09:38 And Mister Charles, nine of nine. Funeral home had an emergency ambulance service and they came up to the Medical Arts Building. My dad was on a stretcher and they took him to St. John's Hospital and at 3:35, Saturday afternoon, April 5th. 1952 my father passed away, okay?
10:08 All right, and my cousin, Millie and myself?
10:16 I had tickets to an exhibition baseball game or the Boston Red Sox are playing the Tulsa Oilers out at Texas League Park, and we went out to the ballgame.
10:30 And the game was over and we drove back in.
10:35 And my aunt Millie took me down into the hallway of their house.
10:41 And asked me if I was a big strong boy, and I said, well, I hope so. And she said, your daddy is gone. My cousin Millie was right beside me and her brother. My cousin Bob was on the other side and I just
10:59 I just went to my knees and I went down the bedroom and laid down on the bed and just sobbed. And that's about it. My dad, my dad loved the game of baseball. Okay, he
11:19 He was a heck of a good hitter. He would hit me flies and boy, they would just sell and we did an awful lot of stuff together. We fished we fished I built model airplanes and we went to fly on
11:37 And he he was wanting my dad was my idol.
11:45 Now but he was he was he was my he was all I had. My mom had developed a very bad habit of drinking. Okay, and she never really got over it. And I
12:06 Let's see.
12:08 My dad died in 1952 and my mom died in 1958 while I was at boot camp in the Navy in, San Diego, California.
12:19 So anyway, got me where on the Memorial Day, sort of topic, John, tell me about about your time in the Navy Team 58. My mother passed away on August 28th, 1958 allow. And I made it home just in time, to kind of hold her hand as she passed away. Okay?
12:51 Didn't wear you allowed too much time, like out outside. Or do you have to say? Okay, and then I went back.
13:04 Back, then it was about a seven or an eight hour flight from Tulsa to San Diego. Now it's done in about an hour and a half to be 5 minutes. Yeah, almost 2 hours. What's up? What? What? What was your, what was your job on the? Cuz I know what you were up to 12 weeks.
13:35 I went home.
13:39 And I was, first of all, I went to
13:47 I went to what they call a school in San Diego and I was a dental technician. Okay, and so,
13:59 A school lasted about 8 weeks,
14:04 I had qualified for what they call.
14:08 O, c school. And that was, I was going to make Prosthetics Dentures, partial crown and bridge and then I went home for Christmas.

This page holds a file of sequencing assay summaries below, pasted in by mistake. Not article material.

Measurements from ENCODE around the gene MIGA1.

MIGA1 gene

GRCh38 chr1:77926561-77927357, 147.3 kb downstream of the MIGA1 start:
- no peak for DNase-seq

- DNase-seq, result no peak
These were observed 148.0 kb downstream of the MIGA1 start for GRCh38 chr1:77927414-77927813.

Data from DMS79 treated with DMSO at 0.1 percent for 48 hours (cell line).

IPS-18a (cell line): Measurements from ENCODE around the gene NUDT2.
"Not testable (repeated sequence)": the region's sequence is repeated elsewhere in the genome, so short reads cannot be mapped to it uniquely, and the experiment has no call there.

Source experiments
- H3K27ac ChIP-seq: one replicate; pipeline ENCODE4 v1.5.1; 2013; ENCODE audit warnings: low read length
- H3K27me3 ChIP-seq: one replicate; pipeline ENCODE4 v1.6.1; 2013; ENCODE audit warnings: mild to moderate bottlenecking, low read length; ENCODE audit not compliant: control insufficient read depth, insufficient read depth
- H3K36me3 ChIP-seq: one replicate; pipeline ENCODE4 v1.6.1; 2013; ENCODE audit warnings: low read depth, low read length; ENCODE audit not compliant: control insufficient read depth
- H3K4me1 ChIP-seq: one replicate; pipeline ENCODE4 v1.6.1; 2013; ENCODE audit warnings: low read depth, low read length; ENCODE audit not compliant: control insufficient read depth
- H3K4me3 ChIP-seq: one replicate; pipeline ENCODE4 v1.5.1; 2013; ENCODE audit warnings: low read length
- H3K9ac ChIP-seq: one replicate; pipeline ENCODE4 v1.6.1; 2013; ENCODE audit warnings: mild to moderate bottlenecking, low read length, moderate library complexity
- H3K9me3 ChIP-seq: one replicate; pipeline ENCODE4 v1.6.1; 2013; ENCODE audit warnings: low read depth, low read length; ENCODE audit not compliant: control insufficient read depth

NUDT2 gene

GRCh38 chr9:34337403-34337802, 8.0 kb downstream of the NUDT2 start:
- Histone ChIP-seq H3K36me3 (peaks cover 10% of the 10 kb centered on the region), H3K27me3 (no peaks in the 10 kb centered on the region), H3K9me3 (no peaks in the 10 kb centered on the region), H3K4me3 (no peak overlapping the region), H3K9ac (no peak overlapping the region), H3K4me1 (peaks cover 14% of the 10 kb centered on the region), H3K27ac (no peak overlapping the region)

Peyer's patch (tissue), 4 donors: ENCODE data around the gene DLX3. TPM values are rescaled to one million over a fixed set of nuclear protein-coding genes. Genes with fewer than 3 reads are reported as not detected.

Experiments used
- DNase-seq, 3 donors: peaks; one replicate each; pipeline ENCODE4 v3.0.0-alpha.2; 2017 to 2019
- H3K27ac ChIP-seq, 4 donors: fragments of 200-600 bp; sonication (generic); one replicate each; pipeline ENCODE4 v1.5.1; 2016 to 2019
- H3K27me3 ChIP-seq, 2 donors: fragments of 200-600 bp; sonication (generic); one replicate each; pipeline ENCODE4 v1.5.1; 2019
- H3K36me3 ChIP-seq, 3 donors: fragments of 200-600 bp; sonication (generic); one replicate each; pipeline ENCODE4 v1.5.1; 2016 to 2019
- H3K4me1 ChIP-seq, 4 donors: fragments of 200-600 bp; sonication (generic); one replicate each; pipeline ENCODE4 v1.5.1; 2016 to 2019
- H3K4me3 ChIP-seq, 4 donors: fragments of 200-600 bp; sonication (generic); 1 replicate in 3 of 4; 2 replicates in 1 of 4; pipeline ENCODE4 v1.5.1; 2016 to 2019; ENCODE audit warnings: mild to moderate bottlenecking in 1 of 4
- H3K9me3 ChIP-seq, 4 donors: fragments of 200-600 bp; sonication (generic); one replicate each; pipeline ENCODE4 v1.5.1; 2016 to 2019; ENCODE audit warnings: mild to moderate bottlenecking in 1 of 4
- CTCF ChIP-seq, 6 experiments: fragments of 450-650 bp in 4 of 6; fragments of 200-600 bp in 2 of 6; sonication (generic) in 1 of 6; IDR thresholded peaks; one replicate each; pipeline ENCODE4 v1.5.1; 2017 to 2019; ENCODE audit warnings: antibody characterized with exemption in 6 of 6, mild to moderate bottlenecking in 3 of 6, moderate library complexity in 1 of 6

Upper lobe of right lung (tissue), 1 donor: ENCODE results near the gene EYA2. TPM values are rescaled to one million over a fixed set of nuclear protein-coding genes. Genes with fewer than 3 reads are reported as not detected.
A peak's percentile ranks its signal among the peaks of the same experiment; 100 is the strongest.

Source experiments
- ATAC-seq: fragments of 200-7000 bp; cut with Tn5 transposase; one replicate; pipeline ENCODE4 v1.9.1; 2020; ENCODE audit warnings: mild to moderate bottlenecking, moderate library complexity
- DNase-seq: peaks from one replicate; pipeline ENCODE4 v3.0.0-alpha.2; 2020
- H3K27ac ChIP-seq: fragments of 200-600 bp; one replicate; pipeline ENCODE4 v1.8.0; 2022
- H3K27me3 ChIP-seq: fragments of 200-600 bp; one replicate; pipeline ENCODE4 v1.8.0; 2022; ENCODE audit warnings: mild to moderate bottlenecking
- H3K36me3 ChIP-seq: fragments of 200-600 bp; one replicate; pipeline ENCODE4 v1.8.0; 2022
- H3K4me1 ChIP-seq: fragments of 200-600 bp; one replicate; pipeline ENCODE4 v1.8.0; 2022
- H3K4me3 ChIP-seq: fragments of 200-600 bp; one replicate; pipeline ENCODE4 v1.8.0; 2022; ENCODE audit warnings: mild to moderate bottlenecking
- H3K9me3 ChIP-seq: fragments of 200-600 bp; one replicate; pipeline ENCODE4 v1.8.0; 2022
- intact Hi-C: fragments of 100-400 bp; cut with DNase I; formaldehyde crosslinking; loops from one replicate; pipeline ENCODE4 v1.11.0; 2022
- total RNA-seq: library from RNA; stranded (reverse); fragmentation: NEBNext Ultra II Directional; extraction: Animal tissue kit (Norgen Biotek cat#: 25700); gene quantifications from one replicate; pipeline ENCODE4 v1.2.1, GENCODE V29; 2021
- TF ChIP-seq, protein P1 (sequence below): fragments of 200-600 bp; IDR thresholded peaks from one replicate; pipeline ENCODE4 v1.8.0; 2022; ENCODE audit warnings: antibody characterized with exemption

14:32 I invited I invited three or four of my buddies from bootcamp and everything. And and we stayed at my cousin, Leo Brennan's house. And your aunt Moe Was, I Thinkin the sixth sixth or seventh grade? I'm not sure that and she just thought it was the neatest thing in the world to have a bunch of sailors in her house. And so anyway,
15:04 That was that could care of 1958 19:59. I reported to the dental clinic on the Navy base at Norfolk, Virginia and I was there and then
15:25 I was transferred to the Dental Laboratory where I made Dentures partials, and a little bit of crown and Bridge.
15:37 And I was there until we had learned that there was a brand new aircraft carrier being built.
15:46 And Camden, New Jersey. Okay, and it was called the USS Kitty Hawk.
15:53 Well, I didn't like sure do to your damn bed. And and so I I put in for Duty.
16:02 To be a part of the original crew of the USS, Kitty Hawk. And on April, and April of 1960. We went aboard. Okay. It was a very first time in Philadelphia, Pennsylvania, built in Camden, Camden, New Jersey.
16:31 Once you cut that, I've got turn it up there.
16:39 Okay, okay. We're back in there. Okay, so you I was just yelling in the Navy.
16:53 From the USS Kitty. Hawk on August 4th. 1962. Okay.
17:03 So were you serving during the Korean war? That was there anything even going on how ever in October of 1960 to the Cuban Missile Crisis, took place, where it was found at the blighted missiles.
17:31 An atomic Warheads to Cuba. And Cuba was only 90 Mi away from our Shores. Yeah, and I got a letter saying, make sure that tell your sea bag. Containing all of your Navy clothing is still good and still in shape and cared for you may need it. I'll just like you didn't kiss you were and they may be inactive reserves which meant I could be called up in case of any action. Okay.
18:15 And that only lasted from 1962 to 1964.
18:21 Alright, so cool. And then so and you kept using that the things you learn my kids about like dental care, that kind of thing on your job later, right? It was during that time and 1963. I was living at a place in San Francisco called the Civic Center Hotel. Okay, and I had a room one room. And it cost, dad that one room cost me $65 a month. Okay. Those were gasoline was $0.17 a gallon. Wow.
19:03 I work at a brokerage house in San Francisco. It was Irving, lundborg and a, and company. And they were located at 310 Sansome Street in the financial district. Okay, and while I was there working, I worked in the mail room and I met a lovely young lady by the name is Donna, Blankenship. Okay, and in 1964, June 27th, we were married.